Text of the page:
Manakamana | Review

Directors: Stephanie Spray, Pacho Velez.
Country: Nepal, USA
Running time: 118 minutes
Release date: 12th December

Review by Hannah McCarthy

The subjects of Stephanie Spray and Pacho Velez’s documentary retrace the steps of an ancient pilgrimage, albeit by cable car, to the temple of Manakamana, the sacred place of the Hindu goddess Bhagwati. Hanging high above the mountains, the film mimics this spiritual journey with its reflective nature and contemplative silences, focusing on a cast of people who make the same journey but enjoy different experiences.

The film is somewhat of an artistic experiment. With a running time of 118 minutes, it consists of only eleven shots, each shot lasting the length of a 400 inch roll of 16mm film. The camera is never acknowledged by the passengers, and it does not move to take in the landscape over which the cable car passes. The viewer experiences the landscape only by glimpsing it in the background, and through the passengers’ descriptions as they comment on the giant hills and the beautiful corn. The passengers are the main focus of each shot, and through the camera’s unflinching gaze we are forced to examine every facial expression and every movement, coming to know them in a uniquely intimate way despite only meeting them for ten minutes at a time. Velez has described this as “watching people think against an unfolding landscape”, which allows a meditative exploration of the subtle movements and body language through which people express themselves.

This static camera increases the significance of the diegetic sound. Velez points to the soundtrack as providing a link between these “small metallic boxes” travelling through the air and “representations of space travel” in science-fiction films, as the cars judder and glide along the cables. Each journey begins in darkness as the passengers board the car in the terminus, and the audience waits in anticipation to see who the silhouette will become. The first two journeys takes place in almost complete silence, as an elderly gentleman travels quietly with his grandson, and a solitary woman travels with a plant as an offering for the goddess. Amidst this silence the clang of the cable car is deafening as it passes through the supporting towers, and it is only when the woman coughs that you register the complete lack of dialogue up until that point. Spray has said that this “reticence” encourages audiences to project their own interpretations onto the film.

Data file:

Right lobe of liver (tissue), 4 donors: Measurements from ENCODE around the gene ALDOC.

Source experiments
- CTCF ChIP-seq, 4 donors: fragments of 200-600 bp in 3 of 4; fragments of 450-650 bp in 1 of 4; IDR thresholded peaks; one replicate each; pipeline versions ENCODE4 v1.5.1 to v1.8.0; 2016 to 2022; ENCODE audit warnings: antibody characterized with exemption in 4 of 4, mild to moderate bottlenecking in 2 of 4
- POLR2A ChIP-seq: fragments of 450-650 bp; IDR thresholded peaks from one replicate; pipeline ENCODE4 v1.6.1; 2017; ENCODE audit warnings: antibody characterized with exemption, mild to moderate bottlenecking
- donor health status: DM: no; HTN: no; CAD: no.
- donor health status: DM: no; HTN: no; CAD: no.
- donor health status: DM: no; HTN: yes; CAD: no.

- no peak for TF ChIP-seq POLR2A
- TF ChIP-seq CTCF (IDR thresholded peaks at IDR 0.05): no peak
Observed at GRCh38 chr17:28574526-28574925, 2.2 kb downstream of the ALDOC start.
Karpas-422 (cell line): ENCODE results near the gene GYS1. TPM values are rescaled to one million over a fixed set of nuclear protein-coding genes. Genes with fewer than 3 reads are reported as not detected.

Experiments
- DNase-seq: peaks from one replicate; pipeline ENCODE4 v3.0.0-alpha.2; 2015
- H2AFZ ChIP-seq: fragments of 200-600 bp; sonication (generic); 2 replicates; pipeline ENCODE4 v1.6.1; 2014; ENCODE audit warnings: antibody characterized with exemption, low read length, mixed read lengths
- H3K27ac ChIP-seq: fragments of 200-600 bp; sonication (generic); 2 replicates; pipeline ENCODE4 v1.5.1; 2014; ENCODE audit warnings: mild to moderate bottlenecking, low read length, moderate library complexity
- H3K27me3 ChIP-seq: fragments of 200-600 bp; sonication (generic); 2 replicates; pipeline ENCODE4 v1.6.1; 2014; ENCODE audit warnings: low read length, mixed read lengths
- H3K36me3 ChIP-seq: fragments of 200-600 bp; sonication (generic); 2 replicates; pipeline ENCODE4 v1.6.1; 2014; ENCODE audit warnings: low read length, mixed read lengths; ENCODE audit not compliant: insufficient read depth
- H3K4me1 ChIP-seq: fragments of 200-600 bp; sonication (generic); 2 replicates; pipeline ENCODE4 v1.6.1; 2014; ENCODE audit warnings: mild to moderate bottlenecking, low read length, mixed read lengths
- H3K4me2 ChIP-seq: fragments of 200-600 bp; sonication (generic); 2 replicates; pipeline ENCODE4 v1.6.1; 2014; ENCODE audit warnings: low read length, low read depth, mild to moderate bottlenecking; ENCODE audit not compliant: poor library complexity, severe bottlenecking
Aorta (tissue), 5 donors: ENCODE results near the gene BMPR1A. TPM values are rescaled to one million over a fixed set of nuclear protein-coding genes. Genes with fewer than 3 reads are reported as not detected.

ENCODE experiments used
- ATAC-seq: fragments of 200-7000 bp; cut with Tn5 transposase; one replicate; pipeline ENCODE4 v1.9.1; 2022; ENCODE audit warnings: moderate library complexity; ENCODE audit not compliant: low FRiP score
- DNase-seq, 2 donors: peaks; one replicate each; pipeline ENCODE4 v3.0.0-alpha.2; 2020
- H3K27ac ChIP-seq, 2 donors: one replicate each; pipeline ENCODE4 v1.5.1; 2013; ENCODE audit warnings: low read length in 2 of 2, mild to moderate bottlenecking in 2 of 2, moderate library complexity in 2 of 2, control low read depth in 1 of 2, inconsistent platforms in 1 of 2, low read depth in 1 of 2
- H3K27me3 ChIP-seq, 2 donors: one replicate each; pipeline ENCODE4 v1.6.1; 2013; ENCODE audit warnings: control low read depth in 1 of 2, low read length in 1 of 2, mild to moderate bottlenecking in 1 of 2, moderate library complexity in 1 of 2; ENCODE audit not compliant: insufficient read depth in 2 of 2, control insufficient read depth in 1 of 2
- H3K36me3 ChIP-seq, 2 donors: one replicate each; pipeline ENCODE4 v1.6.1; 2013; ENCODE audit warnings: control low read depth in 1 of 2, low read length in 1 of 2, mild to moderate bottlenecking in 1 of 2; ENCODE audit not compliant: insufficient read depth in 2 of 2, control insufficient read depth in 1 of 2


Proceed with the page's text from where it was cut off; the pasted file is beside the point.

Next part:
Not all the passengers maintain this quietude however – we meet a group of young rockers, bandmates, who are travelling up the mountain with a tiny kitten and bemoaning the location of their latest gig. Later on we witness three women, all of whom share the same husband, discussing the scenery and recounting the myths about the goddess. The funniest and most interesting pair is two ladies valiantly attempting to eat ice creams while battling the heat.

Manakamana is a unique experience, one that forces you to engage with people you meet only briefly, but to whom you feel an intimate connection through examining them and travelling on their journey with them. While the landscape and the people remain somewhat frustratingly unexplored, it leaves you wanting to find out more.

Written by Hannah McCarthy

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